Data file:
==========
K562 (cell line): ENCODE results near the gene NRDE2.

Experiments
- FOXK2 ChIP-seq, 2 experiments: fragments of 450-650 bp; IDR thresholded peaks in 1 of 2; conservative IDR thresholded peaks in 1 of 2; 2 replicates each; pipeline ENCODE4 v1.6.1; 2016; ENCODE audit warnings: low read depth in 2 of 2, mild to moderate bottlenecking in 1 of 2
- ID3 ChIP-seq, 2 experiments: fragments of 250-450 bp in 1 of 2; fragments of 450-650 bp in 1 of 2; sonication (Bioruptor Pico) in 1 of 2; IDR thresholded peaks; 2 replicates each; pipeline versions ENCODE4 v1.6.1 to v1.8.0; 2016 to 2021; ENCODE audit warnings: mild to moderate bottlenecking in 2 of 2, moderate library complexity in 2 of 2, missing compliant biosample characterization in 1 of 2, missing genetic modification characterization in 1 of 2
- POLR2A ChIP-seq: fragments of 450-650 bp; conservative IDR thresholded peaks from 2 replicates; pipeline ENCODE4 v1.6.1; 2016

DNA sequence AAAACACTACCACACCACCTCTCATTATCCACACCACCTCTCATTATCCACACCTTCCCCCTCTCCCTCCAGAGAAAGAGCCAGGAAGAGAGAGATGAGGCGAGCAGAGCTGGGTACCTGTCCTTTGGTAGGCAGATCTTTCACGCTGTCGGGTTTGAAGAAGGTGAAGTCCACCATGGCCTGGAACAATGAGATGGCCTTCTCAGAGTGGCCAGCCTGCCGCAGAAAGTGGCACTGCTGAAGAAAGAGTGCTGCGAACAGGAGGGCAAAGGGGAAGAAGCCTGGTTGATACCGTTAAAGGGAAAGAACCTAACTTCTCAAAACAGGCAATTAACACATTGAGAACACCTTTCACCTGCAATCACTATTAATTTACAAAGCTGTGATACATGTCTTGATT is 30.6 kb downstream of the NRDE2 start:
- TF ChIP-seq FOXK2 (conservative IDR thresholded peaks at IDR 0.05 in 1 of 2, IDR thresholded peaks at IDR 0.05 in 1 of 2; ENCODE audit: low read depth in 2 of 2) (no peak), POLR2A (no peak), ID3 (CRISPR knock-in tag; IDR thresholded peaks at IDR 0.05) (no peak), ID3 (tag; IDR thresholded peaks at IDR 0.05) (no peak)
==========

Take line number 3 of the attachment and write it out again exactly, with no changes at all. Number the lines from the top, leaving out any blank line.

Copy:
- FOXK2 ChIP-seq, 2 experiments: fragments of 450-650 bp; IDR thresholded peaks in 1 of 2; conservative IDR thresholded peaks in 1 of 2; 2 replicates each; pipeline ENCODE4 v1.6.1; 2016; ENCODE audit warnings: low read depth in 2 of 2, mild to moderate bottlenecking in 1 of 2